Bynum enriches Emory
with steady doses of Beckett
Next March, Brenda Bynum plans to bring a production called "Notional
Women" to the Oxford Lyceum for Women's History Month. This makes sense
since Bynum is, to say the least, a notional woman.
"If you're not from the South, you probably don't know what the
word means exactly," she said. "If someone says to me, 'She's
gotten real notional,' I know that means she's got independent ideas of
her own which she expresses freely and doesn't care what you think about
it." Take that.
Bynum, who's spent 15 years at Emory teaching students to become other
people onstage, definitely has her own ideas. Between preparing for her
shows this spring and organizing the yearly program she runs for the Alliance
Theater's professional acting interns-"It's the equivalent to a residency
in medicine"-she's also packing up her small office in Annex C to move
over to the recently vacated Rich Building.
She is a busy woman, but she likes it that way. The acting internship
program collaborates with the Southeastern Playwrights Project on playwriting
contest for emerging playwrights, whose works are then performed by the
Alliance interns. The whole production, from first reading to first performance,
takes less than a month, but Bynum said she likes energy created by such
a manic schedule, and she adds the program is so popular that in three years
she has yet to see an actual performance because she gives up her seat to
accommodate the demand.
"It's an adventure," Bynum said. "I love to work fast
like that, especially when I'm working with people who are responsive and
capable. And it's always fun for an actor to create a new role."
Next spring, in addition to "Notional Women," Bynum will do
a presentation based on the life of British composer and suffragette Ethel
Smyth and star in The Displaced Person, based on the life of Flannery O'Connor,
at the Theatrical Outfit. Bynum said she's becoming more and more interested
in projects based on the lives of real women. "I'm in the position
to do what I want to do, and this is where my heart is leading me."
And then there's her class, made even more interesting this semester
since one of her students is psychology professor David Edwards. Bynum said
Edwards participates just like the rest of the class (all undergraduates)
and even brought with him a unique contribution. Edwards' father, famed
late psychologist Allen Edwards, devised a personality inventory that Bynum
has been able to use in the class. She had her students take the test first
as themselves and again later in the persona of characters they had developed.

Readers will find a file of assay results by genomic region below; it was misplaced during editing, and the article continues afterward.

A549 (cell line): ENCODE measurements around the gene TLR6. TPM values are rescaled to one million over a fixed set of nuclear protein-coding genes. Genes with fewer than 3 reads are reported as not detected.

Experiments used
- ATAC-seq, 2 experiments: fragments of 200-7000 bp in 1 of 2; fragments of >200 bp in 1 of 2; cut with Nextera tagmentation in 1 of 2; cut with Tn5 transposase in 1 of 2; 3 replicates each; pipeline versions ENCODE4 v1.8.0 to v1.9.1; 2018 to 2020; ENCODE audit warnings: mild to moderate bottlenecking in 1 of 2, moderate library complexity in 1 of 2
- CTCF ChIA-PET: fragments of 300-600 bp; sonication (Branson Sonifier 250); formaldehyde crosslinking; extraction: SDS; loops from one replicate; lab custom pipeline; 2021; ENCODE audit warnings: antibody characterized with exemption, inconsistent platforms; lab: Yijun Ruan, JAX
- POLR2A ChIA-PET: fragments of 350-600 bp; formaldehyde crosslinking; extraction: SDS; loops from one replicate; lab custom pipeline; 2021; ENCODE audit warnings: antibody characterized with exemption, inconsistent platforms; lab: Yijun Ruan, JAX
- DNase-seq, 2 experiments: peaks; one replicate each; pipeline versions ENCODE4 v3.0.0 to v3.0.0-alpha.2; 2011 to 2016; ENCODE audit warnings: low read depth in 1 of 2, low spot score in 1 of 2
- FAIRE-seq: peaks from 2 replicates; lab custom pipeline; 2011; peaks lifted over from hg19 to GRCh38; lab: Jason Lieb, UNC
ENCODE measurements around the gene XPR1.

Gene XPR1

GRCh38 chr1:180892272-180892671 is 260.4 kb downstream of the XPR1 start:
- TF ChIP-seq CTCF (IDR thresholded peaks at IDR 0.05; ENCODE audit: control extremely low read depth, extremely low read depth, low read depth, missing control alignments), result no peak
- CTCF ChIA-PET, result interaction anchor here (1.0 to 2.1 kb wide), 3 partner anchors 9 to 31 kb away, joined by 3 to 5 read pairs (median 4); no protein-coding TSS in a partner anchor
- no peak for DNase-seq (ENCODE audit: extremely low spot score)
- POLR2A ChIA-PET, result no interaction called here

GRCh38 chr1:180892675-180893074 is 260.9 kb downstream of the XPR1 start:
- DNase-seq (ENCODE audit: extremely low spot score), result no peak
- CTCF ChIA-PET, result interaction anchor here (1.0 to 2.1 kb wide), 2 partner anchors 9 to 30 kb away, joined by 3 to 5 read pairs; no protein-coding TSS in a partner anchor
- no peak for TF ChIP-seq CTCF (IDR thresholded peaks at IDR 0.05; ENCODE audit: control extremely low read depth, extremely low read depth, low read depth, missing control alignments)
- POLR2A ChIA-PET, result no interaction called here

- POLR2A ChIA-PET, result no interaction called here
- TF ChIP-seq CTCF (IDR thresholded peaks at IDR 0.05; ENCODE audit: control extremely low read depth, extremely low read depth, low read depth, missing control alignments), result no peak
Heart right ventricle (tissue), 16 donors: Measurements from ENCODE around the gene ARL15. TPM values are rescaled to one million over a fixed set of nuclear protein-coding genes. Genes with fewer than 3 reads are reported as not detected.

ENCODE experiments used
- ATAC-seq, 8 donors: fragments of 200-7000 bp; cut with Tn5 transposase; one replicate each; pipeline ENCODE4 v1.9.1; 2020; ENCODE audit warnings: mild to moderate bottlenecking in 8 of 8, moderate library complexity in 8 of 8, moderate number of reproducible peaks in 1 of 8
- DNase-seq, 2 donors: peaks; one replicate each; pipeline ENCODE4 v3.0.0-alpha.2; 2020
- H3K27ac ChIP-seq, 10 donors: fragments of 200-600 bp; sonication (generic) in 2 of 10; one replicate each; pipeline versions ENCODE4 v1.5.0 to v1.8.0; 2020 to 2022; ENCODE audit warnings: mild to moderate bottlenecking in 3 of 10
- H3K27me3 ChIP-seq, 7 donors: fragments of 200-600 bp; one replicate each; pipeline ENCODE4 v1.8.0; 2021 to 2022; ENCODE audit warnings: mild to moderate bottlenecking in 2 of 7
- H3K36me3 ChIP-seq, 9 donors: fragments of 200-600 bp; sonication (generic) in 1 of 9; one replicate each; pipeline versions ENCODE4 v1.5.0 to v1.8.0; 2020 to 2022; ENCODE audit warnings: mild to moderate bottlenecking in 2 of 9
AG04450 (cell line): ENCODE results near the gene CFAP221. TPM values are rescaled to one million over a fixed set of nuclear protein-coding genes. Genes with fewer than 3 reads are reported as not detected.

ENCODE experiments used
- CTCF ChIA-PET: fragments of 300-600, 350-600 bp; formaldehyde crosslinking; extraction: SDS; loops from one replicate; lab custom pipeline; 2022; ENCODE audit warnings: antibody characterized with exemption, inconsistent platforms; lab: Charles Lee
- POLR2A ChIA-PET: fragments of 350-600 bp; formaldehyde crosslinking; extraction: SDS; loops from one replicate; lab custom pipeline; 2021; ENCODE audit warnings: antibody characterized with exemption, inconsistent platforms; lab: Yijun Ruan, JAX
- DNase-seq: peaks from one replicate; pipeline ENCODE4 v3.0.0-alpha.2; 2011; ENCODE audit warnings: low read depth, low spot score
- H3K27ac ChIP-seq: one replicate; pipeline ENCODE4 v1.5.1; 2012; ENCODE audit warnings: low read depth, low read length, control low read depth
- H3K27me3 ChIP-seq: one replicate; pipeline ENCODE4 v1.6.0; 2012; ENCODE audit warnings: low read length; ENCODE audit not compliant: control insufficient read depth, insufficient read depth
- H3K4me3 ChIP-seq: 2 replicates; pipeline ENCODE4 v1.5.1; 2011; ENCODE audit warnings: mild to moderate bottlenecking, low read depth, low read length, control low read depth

"I find it most exciting because character is mystery," she
said. "How does someone become someone else onstage? It's great fun."
Bynum has been acting professionally for two decades. She fell in love
with the theater while a bright-eyed coed at Mercer University in the late
'50s. Then, after getting her bachelor's in drama and enrolling in Ohio
University's graduate theater program, she lost interest in acting almost
as suddenly as she'd found it. She dropped out of grad school, met her husband,
Cary, and spent 10 years traveling and starting a family.
As her children got older and she found herself with more time, Bynum
drifted back into acting. Her specialty and passion, ever since she read
Waiting for Godot as a college sophomore, is the work of Samuel Beckett.
"Any time I touch the hem of Beckett, I'm a happy woman. It is the
most hellish, disorienting, impossible, hateful thing," she said, "but
for an actor doing Beckett, it makes you feel like there's nothing you can't
do. It's like climbing Everest. The mental, physical and emotional torture
actors go through is incredible, but I love it."
Indeed, Bynum's goal is to have every Beckett play produced somewhere
in Atlanta, and she has either directed or acted in nearly all of the Irish
playwright's works-"There are just a few short, weird ones left."
She especially enjoys introducing students to Beckett and says, though they
may not be ready for it, years later they appreciate the experience.
In fact, working at Emory affords Bynum a unique opportunity to produce
her favorite playwright since Beckett's works are not exactly mainstream
fare. "Beckett is not Neil Simon," she said. "The Alliance
couldn't do it." But an academic atmosphere and the enthusiasm of her
students allows Bynum to take chances, make leaps she might not be able
to make if she had to worry as much about selling tickets.
Still, the chance to do Beckett is not the only reason Bynum loves where
she works. "The community here is almost like a small town," she
said. "My kids grew up running around this campus; my colleagues are
other soccer team parents. It's an extraordinarily rich well to draw from.
I would give away my Social Security card before I would give up my Emory
to December 1, 1997 Contents Page